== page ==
Using customer segmentation models to strengthen customer relationships 

So, where do you start? A good place would be to look at the four key customer segmentation models. Applying a combination of these models, depending on the data you have available, allows you to segment your audience effectively and efficiently, based on their needs and expectations.

Let’s explore how each of the four customer segmentation models can help you plan a targeted marketing communication strategy. 



Do not underestimate the power of geographic segmentation. Dividing your market by location allows you to better serve customers in particular areas. A clear example is their distance in relation to your business or store.


A supermarket, for example, might want to send promotional vouchers to everyone who lives within 20 mins travelling time to their store. For those people more than 20 mins away they might want to send them online offers instead and direct them to their website.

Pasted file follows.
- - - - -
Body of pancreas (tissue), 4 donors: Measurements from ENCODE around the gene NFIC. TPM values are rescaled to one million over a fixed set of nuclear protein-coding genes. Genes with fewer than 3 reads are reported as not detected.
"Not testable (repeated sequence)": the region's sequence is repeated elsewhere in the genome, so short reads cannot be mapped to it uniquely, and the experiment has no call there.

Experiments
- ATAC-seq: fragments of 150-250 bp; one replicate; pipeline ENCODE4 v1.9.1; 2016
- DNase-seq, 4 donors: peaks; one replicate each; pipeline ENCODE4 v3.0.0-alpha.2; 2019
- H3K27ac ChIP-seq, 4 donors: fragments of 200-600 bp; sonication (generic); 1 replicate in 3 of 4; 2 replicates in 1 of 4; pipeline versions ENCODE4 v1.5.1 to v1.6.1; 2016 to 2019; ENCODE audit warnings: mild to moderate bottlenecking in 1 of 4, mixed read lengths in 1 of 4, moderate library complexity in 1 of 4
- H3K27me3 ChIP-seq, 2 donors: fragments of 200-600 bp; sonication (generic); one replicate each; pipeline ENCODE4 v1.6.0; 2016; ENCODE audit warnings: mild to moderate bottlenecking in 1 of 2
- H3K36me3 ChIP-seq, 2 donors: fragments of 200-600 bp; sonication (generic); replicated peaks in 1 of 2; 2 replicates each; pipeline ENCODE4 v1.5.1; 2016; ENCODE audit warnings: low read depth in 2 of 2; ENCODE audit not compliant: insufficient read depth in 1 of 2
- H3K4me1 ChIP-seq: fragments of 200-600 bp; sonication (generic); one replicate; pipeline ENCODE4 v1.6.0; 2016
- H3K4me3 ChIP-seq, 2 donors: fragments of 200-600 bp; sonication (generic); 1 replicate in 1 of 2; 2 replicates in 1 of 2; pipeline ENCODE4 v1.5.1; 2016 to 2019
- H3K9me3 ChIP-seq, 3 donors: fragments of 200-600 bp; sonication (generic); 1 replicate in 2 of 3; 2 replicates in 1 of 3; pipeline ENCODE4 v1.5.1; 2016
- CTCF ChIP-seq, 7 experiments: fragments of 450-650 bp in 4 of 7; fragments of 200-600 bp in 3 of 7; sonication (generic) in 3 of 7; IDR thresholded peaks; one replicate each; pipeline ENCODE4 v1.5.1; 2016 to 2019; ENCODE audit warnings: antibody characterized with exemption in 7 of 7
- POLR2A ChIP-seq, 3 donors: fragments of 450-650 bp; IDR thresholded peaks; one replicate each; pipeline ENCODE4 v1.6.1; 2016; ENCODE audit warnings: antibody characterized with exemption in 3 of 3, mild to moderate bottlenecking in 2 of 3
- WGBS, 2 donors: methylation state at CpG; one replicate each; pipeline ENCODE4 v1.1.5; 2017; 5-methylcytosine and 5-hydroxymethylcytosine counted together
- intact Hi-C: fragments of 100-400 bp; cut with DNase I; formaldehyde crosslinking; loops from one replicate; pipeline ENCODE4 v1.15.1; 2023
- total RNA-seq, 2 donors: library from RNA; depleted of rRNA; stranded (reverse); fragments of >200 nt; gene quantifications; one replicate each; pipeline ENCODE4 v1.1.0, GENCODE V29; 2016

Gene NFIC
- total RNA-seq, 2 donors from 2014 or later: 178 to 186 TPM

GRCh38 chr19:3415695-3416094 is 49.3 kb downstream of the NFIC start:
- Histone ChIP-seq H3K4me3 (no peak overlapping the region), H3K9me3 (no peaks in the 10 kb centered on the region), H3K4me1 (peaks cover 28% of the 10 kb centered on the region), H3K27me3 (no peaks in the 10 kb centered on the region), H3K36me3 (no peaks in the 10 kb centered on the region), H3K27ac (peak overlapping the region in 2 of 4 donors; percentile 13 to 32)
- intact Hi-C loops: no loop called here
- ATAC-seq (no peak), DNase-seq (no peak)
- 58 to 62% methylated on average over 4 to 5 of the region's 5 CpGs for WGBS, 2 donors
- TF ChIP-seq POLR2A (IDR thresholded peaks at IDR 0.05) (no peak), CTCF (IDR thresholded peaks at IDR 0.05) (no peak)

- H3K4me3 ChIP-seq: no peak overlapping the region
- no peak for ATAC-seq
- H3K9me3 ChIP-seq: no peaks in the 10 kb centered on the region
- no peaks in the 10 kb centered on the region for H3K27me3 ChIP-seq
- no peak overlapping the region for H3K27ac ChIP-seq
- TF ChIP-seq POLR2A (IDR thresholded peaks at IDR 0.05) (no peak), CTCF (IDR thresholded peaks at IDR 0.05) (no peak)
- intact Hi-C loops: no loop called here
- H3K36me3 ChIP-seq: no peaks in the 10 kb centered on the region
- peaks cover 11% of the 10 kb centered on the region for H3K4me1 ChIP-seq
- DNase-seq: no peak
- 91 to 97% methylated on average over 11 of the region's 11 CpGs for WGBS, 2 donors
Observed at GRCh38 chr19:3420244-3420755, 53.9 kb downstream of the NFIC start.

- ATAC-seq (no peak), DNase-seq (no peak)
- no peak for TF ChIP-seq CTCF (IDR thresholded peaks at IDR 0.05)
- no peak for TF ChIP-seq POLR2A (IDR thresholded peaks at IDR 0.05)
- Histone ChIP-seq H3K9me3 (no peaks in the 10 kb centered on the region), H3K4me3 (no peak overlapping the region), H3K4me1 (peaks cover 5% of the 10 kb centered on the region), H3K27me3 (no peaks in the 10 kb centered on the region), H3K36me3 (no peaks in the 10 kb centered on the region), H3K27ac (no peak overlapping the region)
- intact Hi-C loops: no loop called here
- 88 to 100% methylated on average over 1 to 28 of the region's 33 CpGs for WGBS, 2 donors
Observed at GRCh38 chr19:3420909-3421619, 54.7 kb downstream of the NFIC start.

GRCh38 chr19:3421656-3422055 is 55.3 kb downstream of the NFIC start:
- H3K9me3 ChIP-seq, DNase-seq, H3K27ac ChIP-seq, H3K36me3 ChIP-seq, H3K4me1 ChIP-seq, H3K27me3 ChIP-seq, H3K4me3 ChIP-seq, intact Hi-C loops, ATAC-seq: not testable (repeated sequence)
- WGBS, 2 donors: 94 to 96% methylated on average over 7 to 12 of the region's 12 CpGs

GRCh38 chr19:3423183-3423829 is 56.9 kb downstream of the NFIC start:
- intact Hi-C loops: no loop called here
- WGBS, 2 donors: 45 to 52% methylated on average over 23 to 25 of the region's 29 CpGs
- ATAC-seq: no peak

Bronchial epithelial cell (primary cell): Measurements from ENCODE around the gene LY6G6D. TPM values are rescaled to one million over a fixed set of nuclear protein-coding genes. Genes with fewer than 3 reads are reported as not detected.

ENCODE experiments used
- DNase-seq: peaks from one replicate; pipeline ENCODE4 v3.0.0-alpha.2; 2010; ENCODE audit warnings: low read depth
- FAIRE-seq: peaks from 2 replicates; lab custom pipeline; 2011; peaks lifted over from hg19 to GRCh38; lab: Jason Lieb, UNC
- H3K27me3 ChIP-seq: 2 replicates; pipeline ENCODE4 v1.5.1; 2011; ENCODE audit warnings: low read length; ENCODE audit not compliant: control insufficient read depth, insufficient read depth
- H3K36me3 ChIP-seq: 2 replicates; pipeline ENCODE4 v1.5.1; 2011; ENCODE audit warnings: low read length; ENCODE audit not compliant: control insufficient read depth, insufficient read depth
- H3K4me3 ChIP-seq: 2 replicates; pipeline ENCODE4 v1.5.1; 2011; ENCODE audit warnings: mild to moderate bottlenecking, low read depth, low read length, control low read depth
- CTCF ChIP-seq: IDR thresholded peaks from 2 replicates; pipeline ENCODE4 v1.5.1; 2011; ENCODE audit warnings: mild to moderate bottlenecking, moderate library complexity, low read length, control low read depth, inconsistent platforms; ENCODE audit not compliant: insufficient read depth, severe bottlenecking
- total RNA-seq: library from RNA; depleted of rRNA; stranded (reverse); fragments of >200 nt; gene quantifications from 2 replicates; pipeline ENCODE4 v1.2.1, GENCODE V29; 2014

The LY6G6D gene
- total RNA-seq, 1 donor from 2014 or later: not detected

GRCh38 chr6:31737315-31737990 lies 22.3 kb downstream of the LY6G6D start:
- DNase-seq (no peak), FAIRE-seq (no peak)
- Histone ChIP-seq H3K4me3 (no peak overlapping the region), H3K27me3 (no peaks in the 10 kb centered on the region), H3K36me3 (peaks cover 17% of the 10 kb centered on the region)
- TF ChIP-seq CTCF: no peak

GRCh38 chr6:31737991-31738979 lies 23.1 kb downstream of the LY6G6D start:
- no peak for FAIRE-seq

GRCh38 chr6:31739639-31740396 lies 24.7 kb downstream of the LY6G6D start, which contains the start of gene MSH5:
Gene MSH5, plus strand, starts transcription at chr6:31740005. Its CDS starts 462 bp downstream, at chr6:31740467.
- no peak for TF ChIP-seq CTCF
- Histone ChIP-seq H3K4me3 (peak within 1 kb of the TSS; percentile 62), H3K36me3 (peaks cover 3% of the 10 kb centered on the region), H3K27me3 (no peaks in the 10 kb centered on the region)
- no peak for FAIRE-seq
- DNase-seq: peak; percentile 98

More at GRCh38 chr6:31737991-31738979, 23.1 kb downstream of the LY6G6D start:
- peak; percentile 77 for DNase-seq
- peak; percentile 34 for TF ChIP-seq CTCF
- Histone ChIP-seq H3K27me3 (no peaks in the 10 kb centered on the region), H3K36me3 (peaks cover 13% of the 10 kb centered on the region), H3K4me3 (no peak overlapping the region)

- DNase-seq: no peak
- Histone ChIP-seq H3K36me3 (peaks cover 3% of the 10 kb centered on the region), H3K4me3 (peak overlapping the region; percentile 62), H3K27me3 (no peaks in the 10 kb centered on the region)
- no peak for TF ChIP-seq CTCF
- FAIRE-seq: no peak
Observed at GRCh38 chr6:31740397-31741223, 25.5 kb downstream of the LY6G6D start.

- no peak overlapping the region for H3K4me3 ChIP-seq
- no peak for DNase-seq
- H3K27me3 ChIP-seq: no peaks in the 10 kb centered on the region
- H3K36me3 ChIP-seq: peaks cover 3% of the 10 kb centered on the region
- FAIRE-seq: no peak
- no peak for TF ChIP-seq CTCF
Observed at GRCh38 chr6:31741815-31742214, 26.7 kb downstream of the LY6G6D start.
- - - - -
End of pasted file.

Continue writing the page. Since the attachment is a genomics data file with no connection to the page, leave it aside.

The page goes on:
There are the obvious ways to break down location, such as cities and towns, but you might also want consider other ways of segmenting people geographically. For example, a political party may want to reach a specific constituency. While a football club might focus on a completely bespoke area that makes sense for them.

Dive a little deeper and you start to see the impact that location has on the needs of your customers. When you think about it, our day-to-day lives vary significantly based on where we live. From the type of home we live in, our commute to work and how we spend our social time.

Our location shapes what we prioritise in life, as well as our needs and aspirations as consumers. For example, urban vs. rural is going to generate very different customer needs.


A business looking to sell lawnmowers would probably avoid inner-city areas. But one looking to promote a range of tumble dryers would likely have more success in such a location.